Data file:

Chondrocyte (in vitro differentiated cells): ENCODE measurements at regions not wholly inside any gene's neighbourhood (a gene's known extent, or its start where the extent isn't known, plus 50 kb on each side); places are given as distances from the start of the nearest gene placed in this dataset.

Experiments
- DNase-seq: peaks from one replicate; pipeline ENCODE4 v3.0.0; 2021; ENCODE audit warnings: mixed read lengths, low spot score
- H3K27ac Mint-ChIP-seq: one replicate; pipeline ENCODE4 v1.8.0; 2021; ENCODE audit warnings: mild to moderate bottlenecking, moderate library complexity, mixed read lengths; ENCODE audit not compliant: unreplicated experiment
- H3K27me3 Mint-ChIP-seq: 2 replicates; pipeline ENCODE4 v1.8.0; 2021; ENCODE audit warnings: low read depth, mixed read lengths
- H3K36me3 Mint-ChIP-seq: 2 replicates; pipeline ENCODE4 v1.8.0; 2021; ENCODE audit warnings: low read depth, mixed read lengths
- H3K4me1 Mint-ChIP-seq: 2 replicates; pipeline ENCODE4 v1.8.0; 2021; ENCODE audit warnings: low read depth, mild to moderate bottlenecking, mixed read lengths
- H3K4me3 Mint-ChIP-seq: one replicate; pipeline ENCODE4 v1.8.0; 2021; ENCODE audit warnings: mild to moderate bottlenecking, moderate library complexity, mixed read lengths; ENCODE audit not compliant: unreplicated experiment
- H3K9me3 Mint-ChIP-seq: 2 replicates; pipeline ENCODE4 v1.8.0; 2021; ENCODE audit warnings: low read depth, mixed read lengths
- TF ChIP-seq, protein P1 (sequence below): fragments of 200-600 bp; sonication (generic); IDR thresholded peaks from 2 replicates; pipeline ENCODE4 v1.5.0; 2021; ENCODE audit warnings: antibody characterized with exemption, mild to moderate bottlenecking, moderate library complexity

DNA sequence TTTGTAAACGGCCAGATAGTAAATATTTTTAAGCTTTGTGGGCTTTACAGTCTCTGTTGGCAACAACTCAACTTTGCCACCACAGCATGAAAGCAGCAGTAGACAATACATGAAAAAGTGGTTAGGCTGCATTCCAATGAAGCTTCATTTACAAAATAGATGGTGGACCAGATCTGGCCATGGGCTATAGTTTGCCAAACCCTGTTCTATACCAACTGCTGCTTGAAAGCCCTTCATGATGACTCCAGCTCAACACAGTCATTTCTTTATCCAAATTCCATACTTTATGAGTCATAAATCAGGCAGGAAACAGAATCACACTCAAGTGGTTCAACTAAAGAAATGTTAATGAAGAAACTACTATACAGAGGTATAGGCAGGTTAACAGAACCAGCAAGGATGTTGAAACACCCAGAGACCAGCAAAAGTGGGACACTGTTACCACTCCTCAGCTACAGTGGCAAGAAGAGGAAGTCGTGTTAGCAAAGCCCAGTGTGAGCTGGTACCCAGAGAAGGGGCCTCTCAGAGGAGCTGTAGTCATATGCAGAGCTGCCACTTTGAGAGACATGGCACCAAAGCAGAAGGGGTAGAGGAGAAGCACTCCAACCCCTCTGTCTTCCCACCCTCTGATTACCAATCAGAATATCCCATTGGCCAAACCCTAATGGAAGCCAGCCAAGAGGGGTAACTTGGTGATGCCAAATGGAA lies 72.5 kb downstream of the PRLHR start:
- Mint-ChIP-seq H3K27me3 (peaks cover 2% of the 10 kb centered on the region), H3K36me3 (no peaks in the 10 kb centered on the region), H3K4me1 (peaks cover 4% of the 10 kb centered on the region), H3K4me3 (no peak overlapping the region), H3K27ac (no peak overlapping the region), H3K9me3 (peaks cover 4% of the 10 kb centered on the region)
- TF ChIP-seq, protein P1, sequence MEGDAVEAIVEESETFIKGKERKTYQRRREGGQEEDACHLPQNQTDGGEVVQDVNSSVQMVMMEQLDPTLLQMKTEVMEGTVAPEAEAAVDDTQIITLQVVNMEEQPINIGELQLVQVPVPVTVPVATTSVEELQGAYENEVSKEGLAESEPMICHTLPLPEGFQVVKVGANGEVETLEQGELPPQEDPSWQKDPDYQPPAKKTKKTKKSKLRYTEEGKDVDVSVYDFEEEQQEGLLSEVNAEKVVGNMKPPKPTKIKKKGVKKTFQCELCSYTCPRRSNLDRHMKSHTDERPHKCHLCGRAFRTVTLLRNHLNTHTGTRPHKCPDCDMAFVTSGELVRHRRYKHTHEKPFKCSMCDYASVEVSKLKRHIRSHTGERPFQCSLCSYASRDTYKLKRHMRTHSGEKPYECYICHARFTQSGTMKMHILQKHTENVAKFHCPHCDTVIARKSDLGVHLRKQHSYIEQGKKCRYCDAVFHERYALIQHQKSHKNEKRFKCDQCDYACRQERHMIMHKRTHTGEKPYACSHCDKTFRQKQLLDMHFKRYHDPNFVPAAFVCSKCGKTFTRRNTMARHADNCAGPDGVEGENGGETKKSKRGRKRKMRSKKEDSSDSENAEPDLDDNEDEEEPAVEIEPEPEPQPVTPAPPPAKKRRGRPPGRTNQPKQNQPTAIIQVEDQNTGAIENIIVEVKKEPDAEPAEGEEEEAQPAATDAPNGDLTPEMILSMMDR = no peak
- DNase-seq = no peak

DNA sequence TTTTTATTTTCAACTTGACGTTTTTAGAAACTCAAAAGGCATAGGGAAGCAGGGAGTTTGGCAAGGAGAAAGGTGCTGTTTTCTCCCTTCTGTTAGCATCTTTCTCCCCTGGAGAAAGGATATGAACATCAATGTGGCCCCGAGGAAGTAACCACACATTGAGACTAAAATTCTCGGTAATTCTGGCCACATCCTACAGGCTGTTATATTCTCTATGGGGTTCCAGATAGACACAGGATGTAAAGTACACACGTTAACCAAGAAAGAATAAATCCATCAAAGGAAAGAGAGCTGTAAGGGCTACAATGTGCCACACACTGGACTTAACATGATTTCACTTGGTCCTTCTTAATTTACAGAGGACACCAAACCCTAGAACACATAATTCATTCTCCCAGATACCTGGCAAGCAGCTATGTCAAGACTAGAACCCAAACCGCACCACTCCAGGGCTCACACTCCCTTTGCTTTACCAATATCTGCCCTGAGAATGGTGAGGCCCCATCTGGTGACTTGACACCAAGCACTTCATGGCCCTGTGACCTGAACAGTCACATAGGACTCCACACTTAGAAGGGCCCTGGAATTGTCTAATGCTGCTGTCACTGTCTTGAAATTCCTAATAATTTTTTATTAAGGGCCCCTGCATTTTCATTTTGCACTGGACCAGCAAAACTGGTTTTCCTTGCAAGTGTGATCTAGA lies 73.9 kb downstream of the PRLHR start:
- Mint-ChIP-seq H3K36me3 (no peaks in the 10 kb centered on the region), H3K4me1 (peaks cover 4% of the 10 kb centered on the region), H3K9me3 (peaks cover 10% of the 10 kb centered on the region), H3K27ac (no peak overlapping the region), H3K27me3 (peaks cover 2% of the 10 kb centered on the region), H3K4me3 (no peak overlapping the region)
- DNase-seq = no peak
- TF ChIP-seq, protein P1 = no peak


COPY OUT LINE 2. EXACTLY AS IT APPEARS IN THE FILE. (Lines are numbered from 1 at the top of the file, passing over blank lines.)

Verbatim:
Experiments